Back in the spring. The Spousal Unit (hereafter referred to as SU because DH drives me up the wall and seems way too cutesy for me to use with a straight face) and I finally had that conversation about “where should we move to and can we afford it on our budget” and ran the numbers….and they worked. I’ve read that Gen Xers are the last of the generation that will probably benefit from this whole boom and bust cycle of home ownership that’s coming around again – and I’m the exception that proves the rule. Or maybe I’m not an exception. But either way, I realized I could sell the house we’d fixed up and sell it for more than I paid for it. And have money left over for moving and settling into a new house.

This led to over two solid months of tackling a slew of projects around the house neither of us had been motivated enough to complete (or even start, in some cases). We replaced a utility sink, a bathroom vanity, a bulkhead that had rusted away and the crumbling concrete around said bulkhead. I painted so many rooms – rooms I’d never painted since I lived there. I joked to SU more than once that our house would have been much nicer to live in if we’d done that stuff sooner.

We put so many of our belongings in storage – all those boxes of records and CDs, books, extra clothes, tools….so many things. We ended up needing a second storage unit after we filled the first. There were also two dumpsters that we filled – and I mean filled.

Then there were the house listings. Combing the ones in Vermont, this time. I started in the central part of the state, but kept not finding what we needed to find – a solid house, in our price range. Nothing fancy, but with a little bit of land. A few acres. Some privacy. Hopefully with high speed internet to the house. After a while looking there (and a couple of trips north in February and March), I realized we needed to look further north. SU concurred and we found a few possible candidates for our new home. I had a hilarious first call with a realtor who ended up getting us into our new house and even coming over to help me scrape the eaves on the garage when we were painting it….but I’m getting ahead of myself.

So, we wind down our activities in the house where we were living, and then picked a few houses that were likely. We cleaned the hell out of our house and got the pictures taken to put it on the market. Then we cleared out of the house with our dogs and put the house on the market while we went up to the NEK to look at our candidates. We weren’t sure any of the houses for sale would work out for us, but we were hopeful. We arrived in northern Vermont on Friday afternoon and stayed next to a river in a beautiful house with such a clear view of the nighttime sky that I could see the Milky Way.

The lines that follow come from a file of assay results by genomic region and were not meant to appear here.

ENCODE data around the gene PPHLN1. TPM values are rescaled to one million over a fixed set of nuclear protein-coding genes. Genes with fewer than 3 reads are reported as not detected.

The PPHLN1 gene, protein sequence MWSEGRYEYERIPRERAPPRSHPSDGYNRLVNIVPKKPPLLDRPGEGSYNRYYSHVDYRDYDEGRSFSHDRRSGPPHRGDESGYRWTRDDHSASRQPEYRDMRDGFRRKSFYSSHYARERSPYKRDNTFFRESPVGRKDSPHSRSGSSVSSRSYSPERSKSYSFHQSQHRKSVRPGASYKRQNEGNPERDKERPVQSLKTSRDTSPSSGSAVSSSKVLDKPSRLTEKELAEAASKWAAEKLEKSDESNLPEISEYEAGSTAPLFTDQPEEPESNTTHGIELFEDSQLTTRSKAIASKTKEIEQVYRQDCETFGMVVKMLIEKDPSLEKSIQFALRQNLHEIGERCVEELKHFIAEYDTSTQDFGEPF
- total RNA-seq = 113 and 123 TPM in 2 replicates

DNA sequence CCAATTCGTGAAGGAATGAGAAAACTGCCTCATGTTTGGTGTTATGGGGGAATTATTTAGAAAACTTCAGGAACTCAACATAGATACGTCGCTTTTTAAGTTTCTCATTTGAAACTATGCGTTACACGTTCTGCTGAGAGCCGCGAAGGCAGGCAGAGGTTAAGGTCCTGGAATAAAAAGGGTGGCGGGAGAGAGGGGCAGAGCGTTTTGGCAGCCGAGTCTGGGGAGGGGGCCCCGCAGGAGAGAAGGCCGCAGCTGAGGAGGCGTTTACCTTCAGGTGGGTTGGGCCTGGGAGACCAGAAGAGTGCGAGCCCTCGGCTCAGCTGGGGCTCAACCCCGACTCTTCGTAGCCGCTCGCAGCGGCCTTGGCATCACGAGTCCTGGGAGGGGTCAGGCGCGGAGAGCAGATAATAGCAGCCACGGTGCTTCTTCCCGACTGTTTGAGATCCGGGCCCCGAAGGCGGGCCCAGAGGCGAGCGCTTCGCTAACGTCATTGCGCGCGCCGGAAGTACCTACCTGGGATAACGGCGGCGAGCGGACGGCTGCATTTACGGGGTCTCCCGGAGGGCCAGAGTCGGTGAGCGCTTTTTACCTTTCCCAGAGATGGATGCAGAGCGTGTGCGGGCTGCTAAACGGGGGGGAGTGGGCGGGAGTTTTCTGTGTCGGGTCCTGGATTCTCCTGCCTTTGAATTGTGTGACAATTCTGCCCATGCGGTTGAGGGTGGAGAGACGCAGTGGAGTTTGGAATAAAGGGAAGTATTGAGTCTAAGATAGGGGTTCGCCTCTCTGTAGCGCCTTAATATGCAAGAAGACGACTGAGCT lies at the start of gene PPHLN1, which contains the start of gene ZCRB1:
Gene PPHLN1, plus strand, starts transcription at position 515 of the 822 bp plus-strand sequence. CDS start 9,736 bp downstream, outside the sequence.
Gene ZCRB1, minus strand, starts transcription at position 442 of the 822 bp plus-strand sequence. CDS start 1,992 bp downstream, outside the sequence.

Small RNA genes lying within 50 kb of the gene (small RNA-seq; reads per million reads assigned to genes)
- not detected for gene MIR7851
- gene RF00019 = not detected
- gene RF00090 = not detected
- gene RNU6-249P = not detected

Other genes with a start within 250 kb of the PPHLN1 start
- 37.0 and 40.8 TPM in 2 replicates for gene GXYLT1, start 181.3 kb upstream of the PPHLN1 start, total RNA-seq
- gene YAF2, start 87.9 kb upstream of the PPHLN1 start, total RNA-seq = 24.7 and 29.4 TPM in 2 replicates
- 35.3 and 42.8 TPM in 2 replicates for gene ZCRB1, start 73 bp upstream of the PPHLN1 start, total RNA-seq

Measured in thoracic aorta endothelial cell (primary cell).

On a Saturday in mid-May, we went to look at our first house. It was the one we’d felt had the best possibility of working for us, and when we drove up and saw the view from the yard in back of the house, we were amazed. It’s really a beautiful yard with a million dollar view. Only 4 and something acres, but so private. The house was built in 1968 by the seller’s father. It’s a solid ranch with an open kitchen and living room floor plan and a walkout basement. When we finished walking through, we got outside and told the realtor we didn’t need to look at the other ones.

But what we’d also just found out was that we had a full price offer on our house. It had actually come in on Friday night, and I think it was the first or second person who actually looked at the house. All those years of our game of “what’s the catch” when looking at all the real estate listings paid off in making sure our house was clean and set up and had nothing that “wasn’t in the listing photos” because we knew what we wanted to see when we looked at houses on the real estate listing sites.

We accepted the buyer’s offer, and the seller accepted ours. The next month was a crazy blur, but I managed to finish all my loan paperwork and jump through all the necessary hoops to get the loan done.  I’d started the application process in February – so grateful to my loan officer and processor at NFCU for all the help, and a special shout out to the VA for their guaranteed loan with no down payment. I’m still surprised that there are so many veterans who don’t know about it – but if you’re a veteran (honorably discharged), you can likely get a VA loan. It’s not a benefit unless you use it, kids.